The Surprising Secret to Speaking With Confidence by Caroline Goyder (Full Transcript)

The following is the full transcript of the The Surprising Secret to Speaking With Confidence by Caroline Goyder at TEDxBrixton…

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Caroline Goyder – Author of Gravitas

It is this moment, isn’t it? I’m looking at you, and you look like a really nice bunch with such great energy. I was sitting there for five minutes and it just feels great in this room.

And you look really friendly enough, so thank you! And you are looking a bit unsure, a voice coach. Don’t worry, it’s going to be fine. And I can see a couple of really brainy TED faces there. There’s going to be few ideas too.

But it is this moment — this moment where our worlds are colliding right now. You are looking at me. I am looking at you, and it hits my brain with the feeling of adrenaline. Accelerating molecules you might say. And different people deal with this moment differently. Some of us go: Hey! You know, there are people who are confident. They cope with this moment totally fine. And then there are other people, not so confident, and it stops them from speaking this moment. It makes them feel anxious. It makes them feel that maybe they are not up to it. And that is not the case. Actually all of us have confidence within.

And what I want to talk about today is the idea that we can find more confidence within us if we know where to look. Where do we look? We go within. We look under the bonnet. That’s where we are going next, and the reason I want to talk about this is because many years ago, I stood in front of an audience this big, bigger at Central Hall, which is by the Houses of Parliament, a really big Methodist space. I was super excited about that moment, because I knew that it was my big moment as a rookie voice coach and that I was going to be able to speak.

And I stepped up in front of that audience and what happened was everything that could possibly go wrong did. I went too fast, I lost my words. It felt like such a horrible experience. And just as I thought it couldn’t go any worse, the microphone broke. And I looked out across the room and I said in my big voice — coach voice — there wasn’t this much wind at the time I have to say – and I said in my big voice coach voice: “Can you hear me at the back?”

And someone said, “Speak up!”

And I just felt this feeling of absolute shame, that feeling of an audience looking at you, that feeling of judgment which cripples us. And I left that venue and I thought to myself, “Never again”. Clearly that didn’t work because I am here. I also thought I am going to do it differently next time. I am going to make sure that the next time I stand up to speak it feels good. And where I had to go was within.

Now we live in a really visual culture. We spend a lot of time — if we think about two worlds, we spend a lot of time thinking about the outside, maybe especially for women. And actually confidence doesn’t exist on the outside; it exists within, in the visceral stuff, in the bits within you that we don’t see. And we’re going to go to those bits.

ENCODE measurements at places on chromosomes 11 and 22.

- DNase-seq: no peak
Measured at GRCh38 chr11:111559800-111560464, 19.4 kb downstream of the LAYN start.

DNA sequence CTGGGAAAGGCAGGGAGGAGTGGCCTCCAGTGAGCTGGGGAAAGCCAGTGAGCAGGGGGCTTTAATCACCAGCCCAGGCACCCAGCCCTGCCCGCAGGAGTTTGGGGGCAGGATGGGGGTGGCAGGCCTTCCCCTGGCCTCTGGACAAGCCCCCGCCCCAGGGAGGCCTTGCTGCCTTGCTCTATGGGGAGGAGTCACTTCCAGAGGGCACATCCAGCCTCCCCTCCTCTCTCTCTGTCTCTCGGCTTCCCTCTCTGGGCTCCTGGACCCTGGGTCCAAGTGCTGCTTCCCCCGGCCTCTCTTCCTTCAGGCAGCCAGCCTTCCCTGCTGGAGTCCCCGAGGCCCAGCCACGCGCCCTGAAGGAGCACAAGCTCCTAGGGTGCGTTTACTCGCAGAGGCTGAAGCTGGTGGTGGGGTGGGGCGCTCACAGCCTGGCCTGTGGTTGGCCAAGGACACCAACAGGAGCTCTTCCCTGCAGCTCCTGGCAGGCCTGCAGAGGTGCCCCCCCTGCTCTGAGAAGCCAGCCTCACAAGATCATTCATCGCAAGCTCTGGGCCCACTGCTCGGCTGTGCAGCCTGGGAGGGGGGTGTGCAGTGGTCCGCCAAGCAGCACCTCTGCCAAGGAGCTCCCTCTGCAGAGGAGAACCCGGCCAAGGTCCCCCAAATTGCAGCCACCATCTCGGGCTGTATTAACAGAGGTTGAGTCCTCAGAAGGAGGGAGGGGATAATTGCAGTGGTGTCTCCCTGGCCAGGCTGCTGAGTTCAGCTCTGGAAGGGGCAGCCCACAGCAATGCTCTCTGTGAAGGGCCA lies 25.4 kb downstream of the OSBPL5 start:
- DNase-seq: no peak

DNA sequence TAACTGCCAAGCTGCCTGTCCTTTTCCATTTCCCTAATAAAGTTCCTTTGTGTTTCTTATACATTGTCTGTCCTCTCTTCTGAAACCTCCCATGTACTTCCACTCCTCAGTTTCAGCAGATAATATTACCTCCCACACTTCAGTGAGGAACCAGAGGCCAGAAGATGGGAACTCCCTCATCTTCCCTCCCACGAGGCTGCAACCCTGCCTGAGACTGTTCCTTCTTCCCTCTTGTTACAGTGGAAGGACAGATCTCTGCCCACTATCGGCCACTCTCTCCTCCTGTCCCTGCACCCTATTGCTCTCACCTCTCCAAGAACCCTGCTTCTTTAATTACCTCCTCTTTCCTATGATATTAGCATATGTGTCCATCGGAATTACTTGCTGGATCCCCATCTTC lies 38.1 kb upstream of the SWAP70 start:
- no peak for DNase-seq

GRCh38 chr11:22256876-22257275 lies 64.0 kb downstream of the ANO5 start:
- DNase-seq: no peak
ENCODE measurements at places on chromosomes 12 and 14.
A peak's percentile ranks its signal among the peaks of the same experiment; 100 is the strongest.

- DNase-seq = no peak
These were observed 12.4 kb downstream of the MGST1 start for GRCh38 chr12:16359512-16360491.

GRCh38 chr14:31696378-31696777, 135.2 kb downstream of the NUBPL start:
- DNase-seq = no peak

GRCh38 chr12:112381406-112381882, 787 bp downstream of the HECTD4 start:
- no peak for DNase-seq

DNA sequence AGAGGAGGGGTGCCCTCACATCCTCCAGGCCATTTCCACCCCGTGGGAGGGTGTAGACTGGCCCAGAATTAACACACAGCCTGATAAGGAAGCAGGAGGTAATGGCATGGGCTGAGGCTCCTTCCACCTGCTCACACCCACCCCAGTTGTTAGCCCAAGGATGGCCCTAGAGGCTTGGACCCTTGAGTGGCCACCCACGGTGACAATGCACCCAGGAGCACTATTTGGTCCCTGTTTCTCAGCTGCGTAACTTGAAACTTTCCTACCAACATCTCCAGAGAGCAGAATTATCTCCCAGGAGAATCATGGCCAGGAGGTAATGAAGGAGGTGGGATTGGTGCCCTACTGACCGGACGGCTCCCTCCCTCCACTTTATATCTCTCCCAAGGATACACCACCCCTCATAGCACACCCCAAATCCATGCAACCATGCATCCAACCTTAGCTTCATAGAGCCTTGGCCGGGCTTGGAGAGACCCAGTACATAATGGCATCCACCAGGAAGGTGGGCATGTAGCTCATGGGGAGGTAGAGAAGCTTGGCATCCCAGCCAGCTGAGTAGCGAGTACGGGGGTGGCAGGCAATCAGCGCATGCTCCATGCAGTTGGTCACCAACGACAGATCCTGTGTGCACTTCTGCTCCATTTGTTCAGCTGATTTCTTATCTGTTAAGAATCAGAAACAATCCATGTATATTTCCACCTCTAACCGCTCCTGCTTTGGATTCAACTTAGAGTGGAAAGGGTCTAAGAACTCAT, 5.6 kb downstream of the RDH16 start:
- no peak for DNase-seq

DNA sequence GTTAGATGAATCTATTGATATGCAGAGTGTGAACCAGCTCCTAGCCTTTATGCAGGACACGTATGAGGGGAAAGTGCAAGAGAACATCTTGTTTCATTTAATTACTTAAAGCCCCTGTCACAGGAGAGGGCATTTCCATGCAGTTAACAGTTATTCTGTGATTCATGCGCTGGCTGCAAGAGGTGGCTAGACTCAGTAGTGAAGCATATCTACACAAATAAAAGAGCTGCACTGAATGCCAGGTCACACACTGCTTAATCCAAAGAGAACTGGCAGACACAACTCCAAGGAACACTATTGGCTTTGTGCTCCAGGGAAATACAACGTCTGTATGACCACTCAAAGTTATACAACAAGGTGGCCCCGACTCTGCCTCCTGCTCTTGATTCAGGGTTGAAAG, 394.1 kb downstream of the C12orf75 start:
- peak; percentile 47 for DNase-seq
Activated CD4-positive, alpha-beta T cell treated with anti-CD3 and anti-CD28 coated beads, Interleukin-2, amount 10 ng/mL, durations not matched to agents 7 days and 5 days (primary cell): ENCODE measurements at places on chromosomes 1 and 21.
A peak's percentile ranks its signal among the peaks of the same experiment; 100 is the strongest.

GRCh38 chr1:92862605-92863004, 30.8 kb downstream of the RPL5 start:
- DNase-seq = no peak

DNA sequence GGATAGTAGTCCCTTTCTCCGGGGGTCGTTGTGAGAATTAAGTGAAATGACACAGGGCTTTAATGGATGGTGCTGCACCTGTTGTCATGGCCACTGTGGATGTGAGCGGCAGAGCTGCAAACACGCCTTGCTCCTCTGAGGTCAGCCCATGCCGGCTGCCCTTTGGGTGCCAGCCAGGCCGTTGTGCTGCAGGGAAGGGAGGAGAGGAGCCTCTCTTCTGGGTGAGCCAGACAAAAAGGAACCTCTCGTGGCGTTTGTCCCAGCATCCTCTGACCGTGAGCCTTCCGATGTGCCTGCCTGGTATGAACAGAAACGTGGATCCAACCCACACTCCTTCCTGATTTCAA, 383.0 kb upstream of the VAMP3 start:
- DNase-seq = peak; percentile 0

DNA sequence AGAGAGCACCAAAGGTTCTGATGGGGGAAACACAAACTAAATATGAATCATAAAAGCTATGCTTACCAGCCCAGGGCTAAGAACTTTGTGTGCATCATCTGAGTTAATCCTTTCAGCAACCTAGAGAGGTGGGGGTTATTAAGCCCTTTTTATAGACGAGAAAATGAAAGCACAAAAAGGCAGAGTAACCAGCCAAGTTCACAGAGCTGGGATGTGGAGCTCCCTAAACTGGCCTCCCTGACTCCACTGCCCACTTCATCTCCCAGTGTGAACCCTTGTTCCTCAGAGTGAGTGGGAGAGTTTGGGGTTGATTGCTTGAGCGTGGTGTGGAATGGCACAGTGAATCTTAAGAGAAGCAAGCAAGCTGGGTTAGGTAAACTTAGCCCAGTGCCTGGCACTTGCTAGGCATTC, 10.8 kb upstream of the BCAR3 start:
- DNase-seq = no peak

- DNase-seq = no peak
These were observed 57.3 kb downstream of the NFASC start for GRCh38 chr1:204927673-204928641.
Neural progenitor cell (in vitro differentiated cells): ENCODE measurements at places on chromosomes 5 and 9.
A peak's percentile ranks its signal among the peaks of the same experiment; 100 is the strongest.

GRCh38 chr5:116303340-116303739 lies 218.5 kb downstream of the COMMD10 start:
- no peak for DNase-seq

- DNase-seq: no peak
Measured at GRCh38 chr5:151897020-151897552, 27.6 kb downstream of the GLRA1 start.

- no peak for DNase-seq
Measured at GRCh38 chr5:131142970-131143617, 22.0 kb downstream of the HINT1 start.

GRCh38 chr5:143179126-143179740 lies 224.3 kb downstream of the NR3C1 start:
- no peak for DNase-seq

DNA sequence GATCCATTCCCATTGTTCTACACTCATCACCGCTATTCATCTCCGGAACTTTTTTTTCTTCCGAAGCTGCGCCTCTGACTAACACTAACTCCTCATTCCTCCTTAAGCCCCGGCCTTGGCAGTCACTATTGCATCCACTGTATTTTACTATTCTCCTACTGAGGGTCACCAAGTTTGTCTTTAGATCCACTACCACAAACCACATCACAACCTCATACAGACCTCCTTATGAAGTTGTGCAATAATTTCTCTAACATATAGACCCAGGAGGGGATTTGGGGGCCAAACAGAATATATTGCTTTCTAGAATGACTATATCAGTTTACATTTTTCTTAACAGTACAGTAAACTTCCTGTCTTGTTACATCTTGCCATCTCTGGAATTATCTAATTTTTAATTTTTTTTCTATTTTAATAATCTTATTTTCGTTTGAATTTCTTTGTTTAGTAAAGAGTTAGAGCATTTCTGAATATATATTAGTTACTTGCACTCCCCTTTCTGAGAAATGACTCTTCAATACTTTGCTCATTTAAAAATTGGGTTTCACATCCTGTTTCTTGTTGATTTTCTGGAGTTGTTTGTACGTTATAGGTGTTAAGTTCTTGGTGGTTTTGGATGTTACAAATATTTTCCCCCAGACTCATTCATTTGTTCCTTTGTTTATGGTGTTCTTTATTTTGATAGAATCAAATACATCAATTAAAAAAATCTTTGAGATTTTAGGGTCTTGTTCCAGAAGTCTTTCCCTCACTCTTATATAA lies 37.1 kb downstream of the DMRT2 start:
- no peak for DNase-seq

And when I was thinking about this idea three months ago, when I was asked to do it, I started to feel nervous about this moment, I started to think about a quote that the director Peter Brook had said, which is that we open new drawers in the self. And I started to think about a chest of drawers. And then I came across this really cool maker called George McCollum, who is sitting there.

And I said to George, “Can you make me a chest of drawers? And he did.

Now you might be wondering what this object is. And what this object is here, is what George made. But when you ask a maker to make a chest of drawers, they don’t always do what you think they are going to do. Do you want to see what he did? Yeah! Thanks George. Best response of the morning. Upstage by the furniture.

And within this little chest of drawers — this rather big, manly chest of drawers — are three secrets to finding confidence within. Three lessons that I had to learn on the way. That is a big lesson in here. The last lesson is the big one. We are going to get there, and it’s not what you might think. It is a lesson that might surprise you.

But first, would you like to see inside the first drawer? It’s a bit delicate, George. So what we have in here is an instrument. Because you’ve just been hearing the voice is the most amazing instrument. It’s magnificent. How often do you think about how yours work? Because like this little guitar, it has a string and it has a hitter. Where is the string of your voice? You can handle it. Here give it a shake, your larynx. ahhhhh… can everyone do that for meeee? Ahhhhh… and then the hitter is the air.

Now when you know that your voice is an instrument, what does that tell you? People come to me and they say, “Well I’ve got a bad voice.” “I am not a good speaker.” “I get worried about this kind of moment.” “I hate meetings.” “I hate presentations” “Can’t do it.” The voice is an instrument. There is no such thing as a bad saxophone. Is there? Because when we hear a great saxophonist, and he is probably somewhere down here, what we know is that they practice a lot. That not only they have talent, but also they have worked, and worked and worked to get a great sound.